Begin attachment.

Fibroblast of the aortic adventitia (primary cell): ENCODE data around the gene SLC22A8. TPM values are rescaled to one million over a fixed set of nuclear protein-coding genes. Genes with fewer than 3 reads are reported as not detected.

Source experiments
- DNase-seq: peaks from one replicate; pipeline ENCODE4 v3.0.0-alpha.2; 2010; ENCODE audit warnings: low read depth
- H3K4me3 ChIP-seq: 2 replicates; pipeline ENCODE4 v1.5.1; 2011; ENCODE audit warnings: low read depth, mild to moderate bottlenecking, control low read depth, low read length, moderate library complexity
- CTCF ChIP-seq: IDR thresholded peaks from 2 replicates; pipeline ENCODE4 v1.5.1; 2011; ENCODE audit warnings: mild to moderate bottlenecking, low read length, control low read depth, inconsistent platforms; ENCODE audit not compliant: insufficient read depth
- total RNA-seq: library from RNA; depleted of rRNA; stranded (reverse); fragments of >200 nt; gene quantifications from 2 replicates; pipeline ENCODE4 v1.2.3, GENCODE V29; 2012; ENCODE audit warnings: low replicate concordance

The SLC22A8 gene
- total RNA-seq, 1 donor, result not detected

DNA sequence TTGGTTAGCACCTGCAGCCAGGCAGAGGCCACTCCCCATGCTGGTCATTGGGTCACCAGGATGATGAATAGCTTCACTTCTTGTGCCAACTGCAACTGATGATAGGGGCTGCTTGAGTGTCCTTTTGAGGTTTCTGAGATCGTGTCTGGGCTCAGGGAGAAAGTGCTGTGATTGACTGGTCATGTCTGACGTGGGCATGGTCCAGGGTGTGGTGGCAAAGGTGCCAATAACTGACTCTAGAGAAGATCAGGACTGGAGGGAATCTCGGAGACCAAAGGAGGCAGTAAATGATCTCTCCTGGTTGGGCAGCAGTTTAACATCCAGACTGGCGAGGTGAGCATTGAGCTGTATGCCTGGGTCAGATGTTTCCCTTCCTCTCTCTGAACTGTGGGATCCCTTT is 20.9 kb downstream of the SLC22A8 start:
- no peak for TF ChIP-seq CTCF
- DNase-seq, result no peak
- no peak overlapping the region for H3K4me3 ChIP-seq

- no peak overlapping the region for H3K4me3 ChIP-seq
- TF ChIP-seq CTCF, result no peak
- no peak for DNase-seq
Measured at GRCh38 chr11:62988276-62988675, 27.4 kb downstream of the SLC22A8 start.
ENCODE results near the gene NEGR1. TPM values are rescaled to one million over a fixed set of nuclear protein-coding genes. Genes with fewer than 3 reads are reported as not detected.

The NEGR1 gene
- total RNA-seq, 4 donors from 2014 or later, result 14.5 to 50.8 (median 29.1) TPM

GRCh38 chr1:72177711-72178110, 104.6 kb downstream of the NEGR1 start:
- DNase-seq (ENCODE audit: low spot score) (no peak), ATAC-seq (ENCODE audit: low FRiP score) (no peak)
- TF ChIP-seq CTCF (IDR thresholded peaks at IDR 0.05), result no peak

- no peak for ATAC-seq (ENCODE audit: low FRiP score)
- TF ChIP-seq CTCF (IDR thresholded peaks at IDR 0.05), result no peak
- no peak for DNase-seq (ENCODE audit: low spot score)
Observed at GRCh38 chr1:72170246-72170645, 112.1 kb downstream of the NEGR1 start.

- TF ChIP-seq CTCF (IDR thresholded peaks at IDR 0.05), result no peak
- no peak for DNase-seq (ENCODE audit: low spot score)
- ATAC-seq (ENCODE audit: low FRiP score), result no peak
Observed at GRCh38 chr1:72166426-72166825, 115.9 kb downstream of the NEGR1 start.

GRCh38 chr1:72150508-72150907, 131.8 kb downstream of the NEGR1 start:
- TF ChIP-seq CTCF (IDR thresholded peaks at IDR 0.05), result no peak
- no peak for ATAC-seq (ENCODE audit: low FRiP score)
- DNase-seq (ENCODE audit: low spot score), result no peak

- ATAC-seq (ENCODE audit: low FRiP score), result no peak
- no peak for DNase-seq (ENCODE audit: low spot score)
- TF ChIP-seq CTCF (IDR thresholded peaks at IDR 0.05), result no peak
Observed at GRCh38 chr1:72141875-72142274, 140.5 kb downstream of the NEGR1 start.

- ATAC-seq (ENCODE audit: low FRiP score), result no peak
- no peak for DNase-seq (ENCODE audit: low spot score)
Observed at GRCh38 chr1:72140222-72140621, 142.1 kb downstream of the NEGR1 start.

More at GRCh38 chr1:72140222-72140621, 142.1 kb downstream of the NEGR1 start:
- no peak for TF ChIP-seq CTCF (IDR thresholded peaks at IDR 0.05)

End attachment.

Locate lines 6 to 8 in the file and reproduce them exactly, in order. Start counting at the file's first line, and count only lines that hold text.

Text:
- total RNA-seq: library from RNA; depleted of rRNA; stranded (reverse); fragments of >200 nt; gene quantifications from 2 replicates; pipeline ENCODE4 v1.2.3, GENCODE V29; 2012; ENCODE audit warnings: low replicate concordance

The SLC22A8 gene
- total RNA-seq, 1 donor, result not detected